TRIBAL SEEDS—With The Maad T-Ray. 7 p.m. $14-$25. Knitting Factory WAYNE COYLE—8 p.m. FREE. Jo’s Sunshine Lounge
THE SALOONATICS—9 p.m. $5. Buffalo Club
SATURDAY JAN. 19 BERNIE REILLY—6 p.m. FREE. Salt Tears BRANDON PRITCHETT—9 p.m. FREE. Flatbread-Downtown CASH’D OUT—8:30 p.m. $11$20. Knitting Factory DARK SWALLOWS AND FIRST BORNS—10 p.m. $3. Red Room
OPHELIA—10 p.m. $5. Grainey’s
EDMUND WAYNE—8 p.m. $3. Flying M Coffeegarage
ROCCI JOHNSON BAND—9:30 p.m. FREE. Hannah’s
ERIC GRAE—6 p.m. FREE. Berryhill
WWW. B O I S E WE E KLY. C O M
GUIDE/LISTEN HERE GUIDE GALAXY FOREST—10 p.m. $5. Grainey’s
TUESDAY JAN. 22
DR. DREW—7 p.m. FREE. Crusty’s-McCall
GAYLE CHAPMAN—7 p.m. FREE. Woodriver Cellars
SUNDAY JAN. 20
MEGAN NELSON—7 p.m. FREE. Willi B’s
BEN BURDICK—Noon. FREE. Grape Escape
ANTIQUE SCREAM—8:30 p.m. $3. Red Room
JAMES PLANE WRECK—With Black Bolt. 7 p.m. $3. Neurolux
MOTTO KITTY—9 p.m. $3. Kay and Traci’s 127 Club
BLAZE & KELLY—7 p.m. FREE. Crusty’s-McCall
ART FAD—With First Borns, Hot Lava, and DJ Jake and Lisa. 7 p.m. $3. Neurolux
JOHNNY BUTLER—6:30 p.m. FREE. Highlands Hollow
OLD DEATH WHISPER—9 p.m. FREE. Pengilly’s
EMILY TIPTON—With Meghan Waters. 8 p.m. FREE. Pengilly’s
POSSUM LIVIN’—9 p.m. FREE. O’Michael’s
JASON BUCKALEW—6 p.m. FREE. Berryhill
ROCCI JOHNSON BAND—9:30 p.m. FREE. Hannah’s
JIM LEWIS—6 p.m. FREE. Lulu’s
RYAN WISSINGER—Midnight. FREE. Liquid THE SALOONATICS—9 p.m. $5. Buffalo Club
MEGHAN CAHILL BIRTHDAY CELEBRATION—With The SneezzBowl, Ghost Mike, Art Fad and Sword of a Bad Speller. 8 p.m. FREE. Red Room
STEADY RUSH—8:30 p.m. FREE. Piper Pub STONESEED—7 p.m. FREE. Crooked Fence SWEATSHOP UNION—With Aceyalone and JNatural. See Listen Here, this page. 10 p.m. $10. Reef TRIPLE SHOT—9 p.m. FREE. Jo’s Sunshine Lounge VODOU CHILD—9 p.m. FREE. Willowcreek-Eagle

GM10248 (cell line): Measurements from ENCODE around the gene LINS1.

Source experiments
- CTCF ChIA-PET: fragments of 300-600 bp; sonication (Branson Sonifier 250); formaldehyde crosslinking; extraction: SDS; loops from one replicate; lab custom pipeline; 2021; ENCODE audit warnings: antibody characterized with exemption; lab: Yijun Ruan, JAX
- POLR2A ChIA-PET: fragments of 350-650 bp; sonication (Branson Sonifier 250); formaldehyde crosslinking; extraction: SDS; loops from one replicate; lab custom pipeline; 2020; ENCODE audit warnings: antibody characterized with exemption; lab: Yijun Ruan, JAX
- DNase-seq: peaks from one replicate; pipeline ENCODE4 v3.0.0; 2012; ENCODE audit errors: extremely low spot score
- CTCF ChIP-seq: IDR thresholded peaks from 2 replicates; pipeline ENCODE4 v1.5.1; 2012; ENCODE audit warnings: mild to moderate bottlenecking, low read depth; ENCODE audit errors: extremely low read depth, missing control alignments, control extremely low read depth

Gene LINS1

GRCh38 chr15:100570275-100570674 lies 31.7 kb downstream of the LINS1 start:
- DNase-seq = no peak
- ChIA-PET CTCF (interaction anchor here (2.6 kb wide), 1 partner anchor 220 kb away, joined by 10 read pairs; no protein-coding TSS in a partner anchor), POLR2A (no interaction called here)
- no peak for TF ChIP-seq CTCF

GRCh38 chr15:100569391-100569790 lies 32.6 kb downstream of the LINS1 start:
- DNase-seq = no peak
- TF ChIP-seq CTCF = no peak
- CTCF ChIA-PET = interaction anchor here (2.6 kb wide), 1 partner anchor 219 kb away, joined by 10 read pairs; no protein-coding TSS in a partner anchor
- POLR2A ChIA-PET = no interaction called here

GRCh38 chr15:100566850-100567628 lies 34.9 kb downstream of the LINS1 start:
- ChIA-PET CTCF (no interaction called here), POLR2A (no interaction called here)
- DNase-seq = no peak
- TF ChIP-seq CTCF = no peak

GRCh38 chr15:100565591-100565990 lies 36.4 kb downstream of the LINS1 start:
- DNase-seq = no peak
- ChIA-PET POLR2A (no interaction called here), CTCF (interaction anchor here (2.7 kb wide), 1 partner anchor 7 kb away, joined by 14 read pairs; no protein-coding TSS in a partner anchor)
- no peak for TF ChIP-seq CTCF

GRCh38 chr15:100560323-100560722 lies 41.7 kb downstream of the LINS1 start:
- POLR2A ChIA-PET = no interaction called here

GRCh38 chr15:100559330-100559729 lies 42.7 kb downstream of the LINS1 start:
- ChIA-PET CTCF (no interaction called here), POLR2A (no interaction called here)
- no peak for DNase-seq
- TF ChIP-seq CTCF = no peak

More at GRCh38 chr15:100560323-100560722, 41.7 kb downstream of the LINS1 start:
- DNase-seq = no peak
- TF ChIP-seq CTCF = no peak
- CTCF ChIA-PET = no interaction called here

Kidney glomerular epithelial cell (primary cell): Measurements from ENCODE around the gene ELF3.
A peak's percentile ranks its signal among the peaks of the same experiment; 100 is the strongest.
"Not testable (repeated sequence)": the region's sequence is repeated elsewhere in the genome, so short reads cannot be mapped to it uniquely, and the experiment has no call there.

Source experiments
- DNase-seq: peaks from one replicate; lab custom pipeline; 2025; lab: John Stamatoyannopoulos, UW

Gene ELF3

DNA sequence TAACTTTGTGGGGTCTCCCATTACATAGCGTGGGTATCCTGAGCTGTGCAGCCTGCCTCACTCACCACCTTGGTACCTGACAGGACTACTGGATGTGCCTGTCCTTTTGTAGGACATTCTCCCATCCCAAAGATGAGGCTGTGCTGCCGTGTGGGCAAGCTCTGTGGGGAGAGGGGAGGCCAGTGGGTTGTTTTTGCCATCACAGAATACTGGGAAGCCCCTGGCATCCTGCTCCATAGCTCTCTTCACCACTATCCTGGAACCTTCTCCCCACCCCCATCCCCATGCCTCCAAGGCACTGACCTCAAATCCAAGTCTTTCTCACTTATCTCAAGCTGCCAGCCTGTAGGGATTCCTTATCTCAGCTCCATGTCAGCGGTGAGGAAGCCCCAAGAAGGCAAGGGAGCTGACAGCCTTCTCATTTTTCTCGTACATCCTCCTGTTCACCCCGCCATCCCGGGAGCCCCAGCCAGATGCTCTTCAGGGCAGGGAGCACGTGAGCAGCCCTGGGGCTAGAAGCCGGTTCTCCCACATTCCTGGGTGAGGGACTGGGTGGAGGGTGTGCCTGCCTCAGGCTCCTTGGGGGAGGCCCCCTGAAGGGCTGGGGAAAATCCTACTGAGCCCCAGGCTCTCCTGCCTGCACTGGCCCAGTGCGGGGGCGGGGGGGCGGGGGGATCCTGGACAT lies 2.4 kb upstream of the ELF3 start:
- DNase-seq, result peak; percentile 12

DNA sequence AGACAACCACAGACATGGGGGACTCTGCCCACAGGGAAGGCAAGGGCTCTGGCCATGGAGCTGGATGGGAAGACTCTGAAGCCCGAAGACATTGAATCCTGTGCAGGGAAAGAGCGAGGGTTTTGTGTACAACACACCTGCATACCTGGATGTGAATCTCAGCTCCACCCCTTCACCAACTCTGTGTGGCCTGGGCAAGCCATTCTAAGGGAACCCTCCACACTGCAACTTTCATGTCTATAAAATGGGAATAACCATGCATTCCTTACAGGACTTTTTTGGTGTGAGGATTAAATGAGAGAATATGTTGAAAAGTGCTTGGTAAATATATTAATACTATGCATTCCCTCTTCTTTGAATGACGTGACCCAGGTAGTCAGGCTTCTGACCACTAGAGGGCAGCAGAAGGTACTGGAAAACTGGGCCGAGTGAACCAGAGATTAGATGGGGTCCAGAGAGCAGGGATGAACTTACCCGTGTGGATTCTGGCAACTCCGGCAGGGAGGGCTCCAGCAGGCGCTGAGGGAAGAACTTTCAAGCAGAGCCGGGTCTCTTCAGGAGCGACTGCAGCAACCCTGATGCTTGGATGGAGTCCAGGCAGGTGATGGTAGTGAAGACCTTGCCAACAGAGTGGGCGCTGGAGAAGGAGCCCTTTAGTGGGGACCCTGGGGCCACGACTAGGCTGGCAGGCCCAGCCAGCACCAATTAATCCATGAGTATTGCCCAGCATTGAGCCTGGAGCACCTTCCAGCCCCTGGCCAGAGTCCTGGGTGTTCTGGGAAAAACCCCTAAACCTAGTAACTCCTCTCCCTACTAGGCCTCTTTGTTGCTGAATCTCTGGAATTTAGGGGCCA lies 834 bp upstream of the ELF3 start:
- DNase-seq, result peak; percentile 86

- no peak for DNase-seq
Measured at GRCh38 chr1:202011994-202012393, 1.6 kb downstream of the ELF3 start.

MONDAY JAN. 21
HUMBLE JON THE FISHERMAN—8 p.m. FREE. Sockeye LIQUID THROWDOWN—8 p.m. FREE. Liquid NED EVETT AND TRIPLE DOUBLE—9 p.m. FREE. Pengilly’s
WEDNESDAY JAN. 23
JONATHAN WARREN AND THE BILLYGOATS—10 p.m. FREE. Grainey’s LIQUID LABS—Featuring DJ Ron Groove and Mixstress Morningstar. 9:30 p.m. FREE. Liquid PATRICIA FOLKNER AND JOEL KASERMAN—7 p.m. FREE. Lock Stock & Barrel PAUL DRAGONE—6 p.m. FREE. Shangri-La STEVE EATON AND PHIL GARONZIK—8 p.m. FREE. Chandlers SUM 41—7:30 p.m. $21-$35. Knitting Factory
A-N-D FRIENDS—6 p.m. FREE. Moxie Java-Five Mile
BARBARA LAING AND KAYLEIGH JACK—8 p.m. FREE. Jo’s Sunshine Lounge
TRILL WEDNESDAYS—With Big Ups and STZBLV. 10 p.m. FREE. Reef
BLUES JAM WITH WAYNE COYLE—8 p.m. FREE. Jo’s Sunshine Lounge
CARTER FREEMAN—7 p.m. FREE. Willowcreek-Eagle
REILLY COYOTE—9 p.m. FREE. Pengilly’s
DAN COSTELLO—5:30 p.m. FREE. Flatbread-Bown
SWINGIN’ WITH ELLIE SHAW— 5:30 p.m. FREE. FlatbreadMeridian
PUNK MONDAY—8 p.m. $3. Liquid RILEY FRIEDMAN—6 p.m. FREE. Lulu’s
WWW. B OISEWEEKLY.C O M
EMILY TIPTON BAND—10 p.m. FREE. Grainey’s
HAVEN DAVID SNOW—5:30 p.m. FREE. Flatbread-Downtown
SWEATSHOP UNION, JAN. 19, REEF Vancouver, B.C., doesn’t stand out for having a strong rap scene. But Sweatshop Union, the “Vancity”-bred hip-hop group known for its 2008 full-length Water Street, works hard to put that misconception to bed. Since forming in 2000, the Canadian collective has penned rhymes known more for substance than substance abuse— tackling topics from rap’s rampant misogyny to the Iraq War. Sweatshop Union focus on issues with tracks like “Oh My,” a ballad about class consciousness, and “High Grade,” about choosing music over “smart” career choices. With 2011’s The Bill Murray EP, Mr. Marmalade and Mos Eisley spit about the famous Hollywood actor, who’s “strictly the Billest.” “That’s Bill Murray,” they rap, “You’re Chevy Chasin’ a dream.” And while former member Kyprios left the group to pursue a solo career in 2011, that hasn’t slowed down the six remaining members on their march to Boise’s Reef. —Andrew Crisp With Aceyalone and J Natural, Saturday, 10 p.m., $10, Reef, 105 S. Sixth St., 208-287-9200, reefboise.com.
V E N U E S Don’t know a venue? Visit www.boiseweekly.com for addresses, phone numbers and a map.
BOISEweekly | JANUARY 16–22, 2013 | 21
NEWS/ARTS ER IC A FAB IAN
ARTS/STAGE R IC HAE S WANB EC K
LIVING DEAD IN DENMARK Tyler Bush’s AIR studio was broken into.